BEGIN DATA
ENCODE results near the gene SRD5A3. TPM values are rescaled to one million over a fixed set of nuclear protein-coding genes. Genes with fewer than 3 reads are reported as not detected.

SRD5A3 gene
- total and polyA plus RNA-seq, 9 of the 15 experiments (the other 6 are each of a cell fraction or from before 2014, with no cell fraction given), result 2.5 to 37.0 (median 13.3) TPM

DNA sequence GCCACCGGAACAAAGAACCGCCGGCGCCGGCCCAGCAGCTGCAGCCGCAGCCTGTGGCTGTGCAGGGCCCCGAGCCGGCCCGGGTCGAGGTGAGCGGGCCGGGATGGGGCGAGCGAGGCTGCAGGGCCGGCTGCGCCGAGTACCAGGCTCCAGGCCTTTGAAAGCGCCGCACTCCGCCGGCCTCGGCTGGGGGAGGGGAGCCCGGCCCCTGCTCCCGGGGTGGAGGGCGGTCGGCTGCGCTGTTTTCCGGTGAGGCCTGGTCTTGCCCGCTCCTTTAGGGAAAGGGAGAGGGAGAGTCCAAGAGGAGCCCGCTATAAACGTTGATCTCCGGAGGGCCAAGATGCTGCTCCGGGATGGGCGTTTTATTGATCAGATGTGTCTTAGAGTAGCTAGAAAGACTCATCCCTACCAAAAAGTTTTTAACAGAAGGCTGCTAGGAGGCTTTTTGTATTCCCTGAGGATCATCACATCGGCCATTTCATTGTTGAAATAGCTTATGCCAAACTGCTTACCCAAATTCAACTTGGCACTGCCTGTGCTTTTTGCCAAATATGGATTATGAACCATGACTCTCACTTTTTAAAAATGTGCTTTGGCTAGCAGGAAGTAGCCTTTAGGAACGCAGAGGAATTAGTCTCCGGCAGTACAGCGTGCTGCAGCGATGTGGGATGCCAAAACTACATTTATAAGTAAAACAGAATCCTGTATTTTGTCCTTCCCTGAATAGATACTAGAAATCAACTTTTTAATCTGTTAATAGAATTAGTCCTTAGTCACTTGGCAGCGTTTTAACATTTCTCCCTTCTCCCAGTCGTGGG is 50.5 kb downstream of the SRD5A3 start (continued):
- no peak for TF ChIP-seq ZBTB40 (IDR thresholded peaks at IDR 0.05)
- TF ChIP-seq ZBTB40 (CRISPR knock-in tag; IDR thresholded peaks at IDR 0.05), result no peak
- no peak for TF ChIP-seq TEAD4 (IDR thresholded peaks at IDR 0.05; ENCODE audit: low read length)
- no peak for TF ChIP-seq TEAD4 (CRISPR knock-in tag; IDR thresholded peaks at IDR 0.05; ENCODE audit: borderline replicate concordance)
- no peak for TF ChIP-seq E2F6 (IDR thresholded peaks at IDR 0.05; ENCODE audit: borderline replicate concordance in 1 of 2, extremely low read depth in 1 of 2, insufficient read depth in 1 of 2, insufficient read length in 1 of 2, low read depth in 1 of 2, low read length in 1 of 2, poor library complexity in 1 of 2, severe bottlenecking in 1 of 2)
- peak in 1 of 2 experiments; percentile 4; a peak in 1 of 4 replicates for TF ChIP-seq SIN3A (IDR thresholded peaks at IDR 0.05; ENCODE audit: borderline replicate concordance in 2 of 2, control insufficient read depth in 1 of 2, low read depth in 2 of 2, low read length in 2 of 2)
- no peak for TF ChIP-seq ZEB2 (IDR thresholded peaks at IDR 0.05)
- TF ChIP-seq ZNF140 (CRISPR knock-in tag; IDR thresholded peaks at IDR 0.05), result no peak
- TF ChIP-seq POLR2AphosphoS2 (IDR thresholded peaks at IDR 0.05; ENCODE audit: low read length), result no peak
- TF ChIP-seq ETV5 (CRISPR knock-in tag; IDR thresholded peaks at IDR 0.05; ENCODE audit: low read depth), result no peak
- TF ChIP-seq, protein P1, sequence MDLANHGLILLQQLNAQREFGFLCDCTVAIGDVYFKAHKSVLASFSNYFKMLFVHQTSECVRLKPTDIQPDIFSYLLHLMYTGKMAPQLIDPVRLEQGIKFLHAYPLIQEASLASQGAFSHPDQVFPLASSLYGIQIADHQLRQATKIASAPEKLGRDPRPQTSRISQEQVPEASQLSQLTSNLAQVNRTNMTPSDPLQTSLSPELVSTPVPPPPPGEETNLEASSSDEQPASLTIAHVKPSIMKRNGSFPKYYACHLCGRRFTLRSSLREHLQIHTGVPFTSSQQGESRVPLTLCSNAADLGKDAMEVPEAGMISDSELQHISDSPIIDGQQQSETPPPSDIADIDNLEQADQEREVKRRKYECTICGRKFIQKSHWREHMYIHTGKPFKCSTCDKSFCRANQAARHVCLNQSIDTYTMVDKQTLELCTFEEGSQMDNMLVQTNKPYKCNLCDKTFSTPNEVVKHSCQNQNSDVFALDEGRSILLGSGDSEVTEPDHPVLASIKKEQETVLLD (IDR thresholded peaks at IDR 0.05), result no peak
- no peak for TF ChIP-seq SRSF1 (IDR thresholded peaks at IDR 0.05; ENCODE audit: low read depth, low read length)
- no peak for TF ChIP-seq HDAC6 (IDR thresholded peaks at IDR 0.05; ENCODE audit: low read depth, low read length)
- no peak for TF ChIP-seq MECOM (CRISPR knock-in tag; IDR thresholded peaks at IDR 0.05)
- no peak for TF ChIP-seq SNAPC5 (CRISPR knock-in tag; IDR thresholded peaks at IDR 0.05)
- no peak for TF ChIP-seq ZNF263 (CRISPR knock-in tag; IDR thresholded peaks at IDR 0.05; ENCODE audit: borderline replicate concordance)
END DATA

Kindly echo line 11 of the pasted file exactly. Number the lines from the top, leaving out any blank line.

- no peak for TF ChIP-seq ZEB2 (IDR thresholded peaks at IDR 0.05)